In case of using braces or other devices in the mouth, apply wax or ask the dentist if it is possible to reduce the friction of the device so it does not cause damage.

Pay attention to the foods you eat

Avoid consuming irritating, very salty, or hot foods and those to which you have allergies.
Chew slowly.

When to visit the dentist

Canker sores do not normally pose a risk to general health, but in some cases, it is advisable to visit the dentist:

 If a restoration is dislodged or fractured and when a prosthesis is broken or damaged so the dentist can treat the problem before a lesion appears.

 Unusually large lesions.

 Very recurrent lesions that appear more than 2 or 3 times a year.

 Canker sores that remain for more than 2 weeks.

 Canker sores that extend to the lips, that is lesions inside and outside the mouth.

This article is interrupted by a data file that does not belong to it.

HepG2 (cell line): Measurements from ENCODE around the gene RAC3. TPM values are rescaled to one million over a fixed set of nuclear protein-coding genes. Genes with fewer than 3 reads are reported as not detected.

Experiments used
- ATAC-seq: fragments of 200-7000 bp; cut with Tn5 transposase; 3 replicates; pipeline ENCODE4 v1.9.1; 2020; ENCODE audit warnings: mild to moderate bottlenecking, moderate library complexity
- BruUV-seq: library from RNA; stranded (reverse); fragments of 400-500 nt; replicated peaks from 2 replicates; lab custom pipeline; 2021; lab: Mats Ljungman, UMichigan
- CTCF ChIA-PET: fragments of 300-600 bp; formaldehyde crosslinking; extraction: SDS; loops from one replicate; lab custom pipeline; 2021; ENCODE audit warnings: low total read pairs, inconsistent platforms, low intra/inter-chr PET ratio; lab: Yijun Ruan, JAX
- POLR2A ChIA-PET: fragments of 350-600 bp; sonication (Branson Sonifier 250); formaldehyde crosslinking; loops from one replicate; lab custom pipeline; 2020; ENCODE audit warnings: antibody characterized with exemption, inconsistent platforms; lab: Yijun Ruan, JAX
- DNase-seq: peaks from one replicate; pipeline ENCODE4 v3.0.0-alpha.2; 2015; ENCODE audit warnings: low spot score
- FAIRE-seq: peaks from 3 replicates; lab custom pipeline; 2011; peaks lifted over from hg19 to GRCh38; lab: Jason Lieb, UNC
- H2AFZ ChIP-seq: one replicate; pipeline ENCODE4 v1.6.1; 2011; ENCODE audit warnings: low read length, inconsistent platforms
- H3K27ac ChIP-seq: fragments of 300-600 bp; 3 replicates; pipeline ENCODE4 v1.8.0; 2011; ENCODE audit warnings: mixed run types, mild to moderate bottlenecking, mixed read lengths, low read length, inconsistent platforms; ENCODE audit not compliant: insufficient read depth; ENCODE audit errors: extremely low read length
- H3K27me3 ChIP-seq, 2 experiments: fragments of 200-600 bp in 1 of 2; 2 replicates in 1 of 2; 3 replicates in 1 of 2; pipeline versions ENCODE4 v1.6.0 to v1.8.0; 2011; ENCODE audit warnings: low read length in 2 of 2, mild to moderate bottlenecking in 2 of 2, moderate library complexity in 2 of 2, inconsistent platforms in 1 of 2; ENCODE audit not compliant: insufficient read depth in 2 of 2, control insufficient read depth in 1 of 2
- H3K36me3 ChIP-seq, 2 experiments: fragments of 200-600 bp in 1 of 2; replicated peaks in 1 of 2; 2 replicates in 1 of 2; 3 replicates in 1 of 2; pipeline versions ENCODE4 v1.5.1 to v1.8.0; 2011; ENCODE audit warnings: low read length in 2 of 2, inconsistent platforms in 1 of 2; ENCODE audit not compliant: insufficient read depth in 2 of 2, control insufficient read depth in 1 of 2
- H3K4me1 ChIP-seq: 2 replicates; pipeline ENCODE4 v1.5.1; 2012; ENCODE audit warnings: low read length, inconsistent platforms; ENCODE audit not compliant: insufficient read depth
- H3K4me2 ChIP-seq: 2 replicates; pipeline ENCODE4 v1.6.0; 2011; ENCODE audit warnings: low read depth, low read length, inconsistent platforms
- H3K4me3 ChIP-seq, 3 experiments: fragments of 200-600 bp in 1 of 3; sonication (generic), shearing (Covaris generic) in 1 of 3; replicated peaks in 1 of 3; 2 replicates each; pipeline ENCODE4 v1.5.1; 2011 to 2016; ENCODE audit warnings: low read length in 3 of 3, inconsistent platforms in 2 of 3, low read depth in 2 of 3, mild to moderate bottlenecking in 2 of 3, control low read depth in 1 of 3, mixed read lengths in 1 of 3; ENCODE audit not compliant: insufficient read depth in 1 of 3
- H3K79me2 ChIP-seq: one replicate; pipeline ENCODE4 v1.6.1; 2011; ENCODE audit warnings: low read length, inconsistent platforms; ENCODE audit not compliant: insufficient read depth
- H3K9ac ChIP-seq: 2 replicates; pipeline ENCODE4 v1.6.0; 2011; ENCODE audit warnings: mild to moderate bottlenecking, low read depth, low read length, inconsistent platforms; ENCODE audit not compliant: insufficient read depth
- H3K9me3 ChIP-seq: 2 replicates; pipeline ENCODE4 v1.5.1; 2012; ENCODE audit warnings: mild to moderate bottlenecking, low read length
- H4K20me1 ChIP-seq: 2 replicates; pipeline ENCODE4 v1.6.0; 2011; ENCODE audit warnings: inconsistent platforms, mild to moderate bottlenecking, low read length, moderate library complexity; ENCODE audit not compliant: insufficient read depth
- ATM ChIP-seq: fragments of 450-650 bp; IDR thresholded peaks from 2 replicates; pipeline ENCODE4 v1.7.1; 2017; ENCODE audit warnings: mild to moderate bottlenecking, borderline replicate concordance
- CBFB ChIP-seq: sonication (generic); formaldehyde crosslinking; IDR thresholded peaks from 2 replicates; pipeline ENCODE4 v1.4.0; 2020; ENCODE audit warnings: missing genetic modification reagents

Intense pain.

 Difficulty eating, drinking, or brushing teeth.

 Fever, diarrhea, or headache.


Canker sores usually go away on their own after 2-3 weeks; Recommendations can be followed at home, such as using rinses or gels; and in some cases applying topical medications or ingesting them orally. The topic is presented in depth on our website with the different treatment options and recommendations explained.



1. Assatourians, G. (November 4, 2022). What Are Canker Sores? : Causes And 8 Useful Treatments. Channel Islands Family Dental Office.

2. Canker sores and cold sores. (2005). The Journal of the American Dental Association, 136(3), 415.

3. Canker sore. (reviewed Jun 6, 2021). MedlinePlus.

4. Canker Sore (Aphthous Ulcer). (July 11, 2005). WebMD.

5. Canker Sore (Aphthous Ulcer): What It Is, Causes & Treatment. (s. f.). Cleveland Clinic.

6. Canker sores (mouth ulcers): Overview. (August 15, 2019). Institute for Quality and Efficiency in Health Care. Updated: 2022.

7. Canker sore – Symptoms and causes. (April 3, 2018). Mayo Clinic.

8. Fever Blisters & Canker Sores. (s. f.). National Institute of Dental and Craniofacial Research.

9. Kahn, A. (December 2, 2021). Painful Sensation? Could Be a Canker Sore. Healthline.

10. MacGill, M. (June 9, 2017). Everything you need to know about canker sores. Medical news today.